Many people think that exercising is important when it comes to protecting your heart. They are right. However, exercise is not a magical cure for heart disease. People who exercise can still have heart disease. Unfortunately, this is a fact that many patients like to cite whenever they try to justify their unwillingness to comply to prescribed exercise.
Marathon runners can suffer from a heart attack, but that does not mean that exercise is useless. In fact, those unfortunate marathon runners would most likely have had their heart attacks much sooner if they were not exercising regularly. Regular exercise also results in improving your cardiac reserve, meaning if you survive a heart attack your heart will continue to function more effectively than it would if had you not been exercising regularly.
One reason active people still suffer from heart disease is that family and personal history still have a major role in heart health. If you come from a family where your parents and grand parents have all had heart attacks by the time they were 50, you are automatically at an increased risk for heart disease...even if you exercise every day. Again, exercise is still beneficial to your cardiovascular system, but it will not necessarily stop you from ever getting the heart attack that your genetics has preordained for you. Personal history is important too because if you have been significantly overweight from the time you were 5 until you were 35, you are still at risk for heart disease even if you suddenly train your way up to running marathons. Those 30 years of unhealthy living may have resulted in atherosclerotic plaques forming in your blood vessels that can rupture to cause a heart attack in your future and, unfortunately, they do not just suddenly disappear if you decide to become more active.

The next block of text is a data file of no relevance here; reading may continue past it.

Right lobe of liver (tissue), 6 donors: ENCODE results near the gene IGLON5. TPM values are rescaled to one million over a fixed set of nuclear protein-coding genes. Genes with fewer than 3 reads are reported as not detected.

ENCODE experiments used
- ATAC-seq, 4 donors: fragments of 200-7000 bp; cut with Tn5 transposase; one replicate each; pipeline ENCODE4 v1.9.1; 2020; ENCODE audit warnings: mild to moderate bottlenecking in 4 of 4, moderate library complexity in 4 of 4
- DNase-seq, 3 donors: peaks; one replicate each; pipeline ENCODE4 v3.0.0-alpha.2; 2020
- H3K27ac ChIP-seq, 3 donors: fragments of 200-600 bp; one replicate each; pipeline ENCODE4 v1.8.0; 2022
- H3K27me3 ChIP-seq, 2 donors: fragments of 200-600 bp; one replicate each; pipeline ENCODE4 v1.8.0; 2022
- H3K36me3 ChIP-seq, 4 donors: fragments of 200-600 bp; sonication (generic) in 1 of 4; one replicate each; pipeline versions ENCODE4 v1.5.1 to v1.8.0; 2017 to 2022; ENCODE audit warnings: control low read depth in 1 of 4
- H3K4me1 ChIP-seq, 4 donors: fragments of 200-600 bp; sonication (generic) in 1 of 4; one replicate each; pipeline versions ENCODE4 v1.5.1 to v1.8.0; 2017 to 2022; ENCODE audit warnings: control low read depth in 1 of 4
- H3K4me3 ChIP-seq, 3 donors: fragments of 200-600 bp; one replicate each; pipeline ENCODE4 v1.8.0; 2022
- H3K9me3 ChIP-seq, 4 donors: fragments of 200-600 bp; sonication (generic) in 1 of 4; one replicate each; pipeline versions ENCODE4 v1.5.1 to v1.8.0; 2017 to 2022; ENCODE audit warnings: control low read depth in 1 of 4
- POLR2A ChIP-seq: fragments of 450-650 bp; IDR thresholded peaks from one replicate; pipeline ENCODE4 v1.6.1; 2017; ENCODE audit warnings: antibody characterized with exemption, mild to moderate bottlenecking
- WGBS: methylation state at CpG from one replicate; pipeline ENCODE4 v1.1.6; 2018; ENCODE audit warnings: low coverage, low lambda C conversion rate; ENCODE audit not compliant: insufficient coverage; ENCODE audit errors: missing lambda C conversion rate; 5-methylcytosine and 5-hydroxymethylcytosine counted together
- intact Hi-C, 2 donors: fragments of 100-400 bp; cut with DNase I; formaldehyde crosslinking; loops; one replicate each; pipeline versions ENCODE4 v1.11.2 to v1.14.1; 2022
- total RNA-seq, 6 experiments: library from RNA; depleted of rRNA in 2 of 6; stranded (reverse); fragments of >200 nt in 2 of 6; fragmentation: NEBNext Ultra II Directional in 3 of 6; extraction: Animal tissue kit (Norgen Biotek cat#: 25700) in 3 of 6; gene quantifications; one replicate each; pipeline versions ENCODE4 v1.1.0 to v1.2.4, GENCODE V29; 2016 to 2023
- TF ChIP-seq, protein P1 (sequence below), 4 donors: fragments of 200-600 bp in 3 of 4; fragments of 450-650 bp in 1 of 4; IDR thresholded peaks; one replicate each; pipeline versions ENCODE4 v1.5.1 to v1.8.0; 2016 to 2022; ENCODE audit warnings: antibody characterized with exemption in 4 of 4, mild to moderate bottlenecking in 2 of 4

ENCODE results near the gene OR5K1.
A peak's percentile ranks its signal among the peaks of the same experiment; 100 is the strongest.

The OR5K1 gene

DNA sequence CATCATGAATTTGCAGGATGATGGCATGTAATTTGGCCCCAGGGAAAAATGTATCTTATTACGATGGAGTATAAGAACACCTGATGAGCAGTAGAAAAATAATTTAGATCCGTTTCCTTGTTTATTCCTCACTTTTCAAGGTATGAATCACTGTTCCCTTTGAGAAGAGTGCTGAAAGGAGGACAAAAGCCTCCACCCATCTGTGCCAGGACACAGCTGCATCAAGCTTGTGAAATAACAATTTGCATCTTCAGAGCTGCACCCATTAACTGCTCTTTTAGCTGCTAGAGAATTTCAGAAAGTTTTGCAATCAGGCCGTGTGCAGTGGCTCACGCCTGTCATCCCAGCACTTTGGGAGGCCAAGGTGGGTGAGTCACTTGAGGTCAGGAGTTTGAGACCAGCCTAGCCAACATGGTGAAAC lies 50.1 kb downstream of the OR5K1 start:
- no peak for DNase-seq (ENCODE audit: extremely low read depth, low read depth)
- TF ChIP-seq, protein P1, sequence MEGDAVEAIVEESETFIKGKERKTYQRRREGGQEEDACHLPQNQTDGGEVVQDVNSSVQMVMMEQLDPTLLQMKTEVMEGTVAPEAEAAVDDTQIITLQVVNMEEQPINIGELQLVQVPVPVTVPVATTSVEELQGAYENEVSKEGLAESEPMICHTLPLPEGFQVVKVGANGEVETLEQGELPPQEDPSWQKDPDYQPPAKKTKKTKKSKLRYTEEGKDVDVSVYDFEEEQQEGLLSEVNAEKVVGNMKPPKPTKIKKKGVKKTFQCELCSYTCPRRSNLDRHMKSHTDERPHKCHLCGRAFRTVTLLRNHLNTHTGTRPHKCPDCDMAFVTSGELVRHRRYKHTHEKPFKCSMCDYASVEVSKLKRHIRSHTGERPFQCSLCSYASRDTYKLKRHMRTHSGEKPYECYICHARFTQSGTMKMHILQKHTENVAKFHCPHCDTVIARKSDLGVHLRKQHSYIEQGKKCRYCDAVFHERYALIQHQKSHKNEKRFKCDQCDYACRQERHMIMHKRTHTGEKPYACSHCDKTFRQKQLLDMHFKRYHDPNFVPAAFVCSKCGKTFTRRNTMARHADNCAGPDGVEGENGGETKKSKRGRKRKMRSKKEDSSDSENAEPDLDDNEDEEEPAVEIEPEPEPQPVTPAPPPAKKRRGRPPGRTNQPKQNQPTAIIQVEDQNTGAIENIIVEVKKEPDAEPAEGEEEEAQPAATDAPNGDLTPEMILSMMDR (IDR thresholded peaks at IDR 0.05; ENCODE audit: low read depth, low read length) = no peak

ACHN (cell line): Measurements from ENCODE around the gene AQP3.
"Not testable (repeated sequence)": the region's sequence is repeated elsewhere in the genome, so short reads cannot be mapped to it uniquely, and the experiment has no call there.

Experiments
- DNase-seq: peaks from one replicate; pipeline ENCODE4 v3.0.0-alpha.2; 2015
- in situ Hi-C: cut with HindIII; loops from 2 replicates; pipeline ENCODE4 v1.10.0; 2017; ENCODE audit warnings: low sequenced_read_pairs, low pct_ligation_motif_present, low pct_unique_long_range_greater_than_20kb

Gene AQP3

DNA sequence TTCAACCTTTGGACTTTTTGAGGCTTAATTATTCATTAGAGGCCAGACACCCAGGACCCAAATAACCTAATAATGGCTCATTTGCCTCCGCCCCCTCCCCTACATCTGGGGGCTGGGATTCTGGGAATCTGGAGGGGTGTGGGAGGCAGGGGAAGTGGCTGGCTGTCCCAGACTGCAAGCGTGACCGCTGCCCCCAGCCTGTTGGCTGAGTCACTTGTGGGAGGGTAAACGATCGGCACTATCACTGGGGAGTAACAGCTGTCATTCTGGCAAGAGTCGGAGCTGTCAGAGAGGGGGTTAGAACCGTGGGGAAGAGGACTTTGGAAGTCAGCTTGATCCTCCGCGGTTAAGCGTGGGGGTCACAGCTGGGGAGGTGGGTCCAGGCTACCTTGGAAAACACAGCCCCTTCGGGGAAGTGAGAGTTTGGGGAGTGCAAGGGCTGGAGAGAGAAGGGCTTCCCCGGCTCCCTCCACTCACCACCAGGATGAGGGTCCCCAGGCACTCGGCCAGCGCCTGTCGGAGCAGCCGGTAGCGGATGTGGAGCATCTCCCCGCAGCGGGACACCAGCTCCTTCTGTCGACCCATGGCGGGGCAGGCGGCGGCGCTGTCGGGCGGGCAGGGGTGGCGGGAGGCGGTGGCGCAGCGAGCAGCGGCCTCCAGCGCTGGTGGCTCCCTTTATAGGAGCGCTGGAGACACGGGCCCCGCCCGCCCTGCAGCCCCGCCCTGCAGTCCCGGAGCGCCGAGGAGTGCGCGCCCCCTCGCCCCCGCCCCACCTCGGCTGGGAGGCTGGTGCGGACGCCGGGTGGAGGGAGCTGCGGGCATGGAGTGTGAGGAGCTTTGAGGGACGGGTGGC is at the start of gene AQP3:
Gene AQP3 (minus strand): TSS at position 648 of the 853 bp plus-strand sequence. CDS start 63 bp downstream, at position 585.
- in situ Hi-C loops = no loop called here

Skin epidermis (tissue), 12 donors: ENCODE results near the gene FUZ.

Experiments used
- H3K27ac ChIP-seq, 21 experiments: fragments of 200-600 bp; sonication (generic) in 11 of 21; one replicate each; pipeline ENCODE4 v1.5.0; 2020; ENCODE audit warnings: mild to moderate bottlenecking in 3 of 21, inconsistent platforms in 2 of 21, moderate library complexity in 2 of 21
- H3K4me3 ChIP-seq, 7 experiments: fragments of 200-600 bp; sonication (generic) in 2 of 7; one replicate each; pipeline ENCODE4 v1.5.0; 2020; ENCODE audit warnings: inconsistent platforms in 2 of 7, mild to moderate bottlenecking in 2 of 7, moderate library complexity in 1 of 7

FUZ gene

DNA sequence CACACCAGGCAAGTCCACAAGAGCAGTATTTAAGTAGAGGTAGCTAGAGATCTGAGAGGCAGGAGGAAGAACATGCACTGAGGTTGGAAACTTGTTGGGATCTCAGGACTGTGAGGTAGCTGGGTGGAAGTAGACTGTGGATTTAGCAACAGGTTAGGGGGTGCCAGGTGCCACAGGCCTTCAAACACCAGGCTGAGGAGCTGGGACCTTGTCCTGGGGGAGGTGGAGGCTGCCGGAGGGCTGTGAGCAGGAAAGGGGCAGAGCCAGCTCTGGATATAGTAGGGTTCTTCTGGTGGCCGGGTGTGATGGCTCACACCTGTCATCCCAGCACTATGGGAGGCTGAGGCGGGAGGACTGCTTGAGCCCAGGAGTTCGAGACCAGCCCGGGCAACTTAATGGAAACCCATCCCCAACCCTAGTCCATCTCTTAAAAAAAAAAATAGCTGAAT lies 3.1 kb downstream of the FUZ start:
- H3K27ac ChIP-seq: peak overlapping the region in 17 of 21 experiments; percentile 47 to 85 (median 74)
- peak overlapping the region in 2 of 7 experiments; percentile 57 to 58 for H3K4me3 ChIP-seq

Heart disease is complex and there are many different factors that can put you at risk for a cardiovascular event. The point I am trying to make here is that exercising within reasonable limits will almost always decrease your risk for a cardiac event; however, exercising cannot guarantee that your heart will not fail you. So please, do not decide to ignore your doctor's request for you to be more active because you read about a man who had a heart attack while going for a jog. Instead, just mention your concerns and keep asking questions until your physician gives you an explanation that satisfies you.